Interestingly, the operator in this case was not a rated pilot. He claims he's a hobbyist operating his toy plane. The charges indicate that he operated in close proximity to people and moving vehicles in a reckless manner. Apparently he pissed some of them off resulting in a complaint and investigation by the FAA. Once someone complains, they can't ignore it and you can bet there will be a follow through on the part of the FAA.

    I've held a commercial helicopter license since the late 60's and have done a fair amount of aerial photography over the years. I've also played with RC aircraft on and off over the years. Never before have we had a platform capable of getting decent shots until recently with the advancement of this technology. It is still in it's infancy. The simplicity of the systems means that this technology is available and within the financial reach of practically everyone so, one can just imagine the problems associated with any attempt to regulate this. I believe the FAA knows this and frankly would rather not deal with it but I'm afraid that the proliferation of the technology and irresponsible use of it by perhaps thousands of people will lead to some kind of regulation. In spite of the fact that the Modeler's associations and the FAA are friendly and working together on this very problem, I don't see how this can be avoided going forward. I just know human nature and as soon as there is enough damage to persons and property from these aerial platforms plenty of rhetoric and regulation will follow.

    The FAA has plenty to do with all the full size aircraft, ultra lights and other registered aircraft flying in the US airspace. It would be a monumental task (IMO impossible) to even think about registering and regulating model aircraft and what's being called UAV's now. Understanding this, another likely result is to simply BAN the operation by untrained, unrated, unlicensed persons and limit the possession of such vehicles. (we sure don't want that to happen)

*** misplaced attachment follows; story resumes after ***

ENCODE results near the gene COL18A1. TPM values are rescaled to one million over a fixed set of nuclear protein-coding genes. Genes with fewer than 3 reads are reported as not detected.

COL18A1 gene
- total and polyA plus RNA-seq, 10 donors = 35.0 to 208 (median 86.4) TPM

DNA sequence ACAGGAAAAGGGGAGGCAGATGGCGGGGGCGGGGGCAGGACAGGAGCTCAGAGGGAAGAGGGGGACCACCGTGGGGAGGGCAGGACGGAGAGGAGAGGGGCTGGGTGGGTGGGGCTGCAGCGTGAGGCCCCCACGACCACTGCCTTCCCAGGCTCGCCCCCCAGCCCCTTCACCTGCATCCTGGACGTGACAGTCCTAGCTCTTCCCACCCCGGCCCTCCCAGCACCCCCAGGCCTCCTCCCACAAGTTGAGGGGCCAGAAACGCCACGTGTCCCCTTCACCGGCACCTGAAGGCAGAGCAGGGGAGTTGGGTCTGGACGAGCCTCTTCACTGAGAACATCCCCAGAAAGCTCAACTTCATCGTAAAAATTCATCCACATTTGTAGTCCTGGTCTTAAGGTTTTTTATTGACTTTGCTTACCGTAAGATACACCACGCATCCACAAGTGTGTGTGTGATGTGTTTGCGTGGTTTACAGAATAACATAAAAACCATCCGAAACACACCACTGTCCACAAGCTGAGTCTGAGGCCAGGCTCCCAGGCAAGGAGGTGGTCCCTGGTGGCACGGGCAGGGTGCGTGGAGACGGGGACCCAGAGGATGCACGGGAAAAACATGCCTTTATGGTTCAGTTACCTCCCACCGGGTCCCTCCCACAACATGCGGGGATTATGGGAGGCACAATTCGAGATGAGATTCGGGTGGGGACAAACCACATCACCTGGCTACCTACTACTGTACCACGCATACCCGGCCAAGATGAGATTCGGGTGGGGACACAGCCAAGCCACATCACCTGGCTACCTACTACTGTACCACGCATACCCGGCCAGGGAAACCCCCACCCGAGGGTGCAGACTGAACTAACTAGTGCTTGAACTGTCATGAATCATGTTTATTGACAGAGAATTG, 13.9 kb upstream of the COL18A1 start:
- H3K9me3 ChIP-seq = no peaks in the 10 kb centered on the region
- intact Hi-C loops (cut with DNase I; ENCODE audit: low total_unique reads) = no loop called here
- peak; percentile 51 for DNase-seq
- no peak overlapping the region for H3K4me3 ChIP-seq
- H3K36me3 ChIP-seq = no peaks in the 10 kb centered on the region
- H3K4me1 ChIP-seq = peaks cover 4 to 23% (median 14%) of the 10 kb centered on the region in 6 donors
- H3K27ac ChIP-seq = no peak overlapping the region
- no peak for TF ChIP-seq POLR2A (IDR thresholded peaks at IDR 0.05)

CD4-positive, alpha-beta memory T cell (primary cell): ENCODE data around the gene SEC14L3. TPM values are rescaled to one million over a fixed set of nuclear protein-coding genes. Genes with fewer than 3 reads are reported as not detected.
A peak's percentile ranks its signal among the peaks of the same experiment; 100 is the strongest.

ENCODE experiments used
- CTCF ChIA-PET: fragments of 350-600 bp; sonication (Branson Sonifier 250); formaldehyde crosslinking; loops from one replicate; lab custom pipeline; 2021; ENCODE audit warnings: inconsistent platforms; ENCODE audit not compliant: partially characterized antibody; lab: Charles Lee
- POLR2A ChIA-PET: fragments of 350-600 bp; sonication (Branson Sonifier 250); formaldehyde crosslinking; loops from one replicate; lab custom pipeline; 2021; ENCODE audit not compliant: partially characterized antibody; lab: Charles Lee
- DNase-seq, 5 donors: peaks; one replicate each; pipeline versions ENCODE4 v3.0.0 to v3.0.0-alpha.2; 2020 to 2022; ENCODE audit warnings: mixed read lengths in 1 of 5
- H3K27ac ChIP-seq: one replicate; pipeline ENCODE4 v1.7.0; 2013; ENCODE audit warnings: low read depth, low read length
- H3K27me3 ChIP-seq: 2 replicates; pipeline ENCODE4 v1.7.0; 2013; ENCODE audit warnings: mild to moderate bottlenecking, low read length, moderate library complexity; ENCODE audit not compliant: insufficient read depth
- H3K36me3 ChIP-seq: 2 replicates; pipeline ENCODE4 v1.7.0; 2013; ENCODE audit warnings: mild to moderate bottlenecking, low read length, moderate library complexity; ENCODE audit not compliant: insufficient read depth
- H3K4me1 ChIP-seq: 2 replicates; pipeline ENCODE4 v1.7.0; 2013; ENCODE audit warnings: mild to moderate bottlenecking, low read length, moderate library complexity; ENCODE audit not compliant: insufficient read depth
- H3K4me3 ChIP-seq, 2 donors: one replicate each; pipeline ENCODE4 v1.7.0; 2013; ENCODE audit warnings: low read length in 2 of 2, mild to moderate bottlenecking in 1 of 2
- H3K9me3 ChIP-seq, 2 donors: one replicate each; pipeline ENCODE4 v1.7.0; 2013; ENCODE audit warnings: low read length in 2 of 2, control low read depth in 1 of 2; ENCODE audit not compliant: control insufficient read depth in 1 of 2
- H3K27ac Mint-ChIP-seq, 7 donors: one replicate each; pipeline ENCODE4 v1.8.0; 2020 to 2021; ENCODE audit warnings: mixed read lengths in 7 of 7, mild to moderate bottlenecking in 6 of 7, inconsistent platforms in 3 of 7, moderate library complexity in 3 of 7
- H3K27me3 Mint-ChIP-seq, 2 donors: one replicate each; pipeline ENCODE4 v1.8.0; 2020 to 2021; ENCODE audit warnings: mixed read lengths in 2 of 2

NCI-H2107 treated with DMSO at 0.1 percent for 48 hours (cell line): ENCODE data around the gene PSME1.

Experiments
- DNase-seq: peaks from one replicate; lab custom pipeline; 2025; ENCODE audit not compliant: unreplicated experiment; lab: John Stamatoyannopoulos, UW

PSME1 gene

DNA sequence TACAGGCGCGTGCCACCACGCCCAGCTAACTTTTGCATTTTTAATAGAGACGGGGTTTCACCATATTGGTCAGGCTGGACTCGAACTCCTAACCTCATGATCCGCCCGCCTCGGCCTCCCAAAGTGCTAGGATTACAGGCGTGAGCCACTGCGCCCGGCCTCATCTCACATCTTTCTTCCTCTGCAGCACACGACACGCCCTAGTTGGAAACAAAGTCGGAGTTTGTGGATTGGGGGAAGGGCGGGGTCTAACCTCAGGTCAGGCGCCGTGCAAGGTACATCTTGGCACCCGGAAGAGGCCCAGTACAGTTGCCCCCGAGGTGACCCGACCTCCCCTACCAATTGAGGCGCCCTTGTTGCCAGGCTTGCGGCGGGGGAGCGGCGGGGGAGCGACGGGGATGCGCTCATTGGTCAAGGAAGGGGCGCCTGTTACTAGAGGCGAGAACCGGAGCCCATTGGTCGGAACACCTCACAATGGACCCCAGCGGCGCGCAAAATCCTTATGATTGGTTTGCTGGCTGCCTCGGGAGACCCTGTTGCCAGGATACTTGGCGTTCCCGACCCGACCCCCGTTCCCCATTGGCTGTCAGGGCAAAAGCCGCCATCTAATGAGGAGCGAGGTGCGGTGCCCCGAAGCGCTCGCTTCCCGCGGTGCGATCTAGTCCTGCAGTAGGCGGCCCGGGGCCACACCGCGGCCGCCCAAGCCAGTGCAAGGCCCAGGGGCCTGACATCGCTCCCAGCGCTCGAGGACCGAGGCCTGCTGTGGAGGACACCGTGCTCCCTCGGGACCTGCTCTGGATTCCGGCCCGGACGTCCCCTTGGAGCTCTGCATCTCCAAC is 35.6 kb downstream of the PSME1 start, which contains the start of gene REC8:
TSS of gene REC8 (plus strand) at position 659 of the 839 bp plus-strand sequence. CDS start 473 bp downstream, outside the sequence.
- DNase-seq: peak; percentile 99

Sorry for going on so long but this is going to be a very complicated subject in the future. Meanwhile, the understanding between the AMA (for instance) and the FAA on operating RC's or UAV's; UAVs have to follow the rules put in place by the FAA for remote-controlled model aircraft many years ago. The rules basically state that the ground operator must be in constant visual contact with the UAV and the UAV can only fly 400 feet high (120 m). Why 400 feet? Because full-size airplanes have to fly at least 500 feet above the ground.

    I see plenty of guys trying to set altitude records with their phantoms. I've seen the video of them flying through cloud cover. All I have to say about that is, Sooner or later....... A 2 or 3 pound Phantom through a windshield or prop on a j-3 or Cherokee skimming cloud tops could be a disaster. Just because you are not near an airport doesn't mean you will not be in airspace with full size much faster aircraft. They don't operate like that around airports they go out to the friends farm or over some land they own or want to see and they transit over miles and miles sometimes at lower altitudes. Someone will eventually have a collision you can bet on it. The responsibility will fall on the operator of the UAV if he's outside the 400' restriction.

    Why have I mentioned all the above? Because there's a lot of ignorance of the rules of aviation by those never involved in aviation. That's perfectly normal. After all, why should anyone concern themselves in something they take no part in? However, once you venture into Indian territory (airspace full of Navajos, Cherokees, Apaches and other small aircraft) you have entered airspace where for nearly a hundred years now we have operated in relative safety where everyone follows a set of rules and you are not.

    Now, back to the original question, and this is just my personal opinion and counts zero before any court or board of inquiry.
    Did you operate in a reckless manner to obtain the video? Did you violate any FAR's? Was property or personal safety in jeopardy? Were you operating under a contract to provide footage? If the answer is no, then I don't see why anyone from the government will come a knocking.

    Additionally, how much time did you spend on editing and editing equipment? What's you time worth? If someone pays you no more than what it cost you how can there be a profit?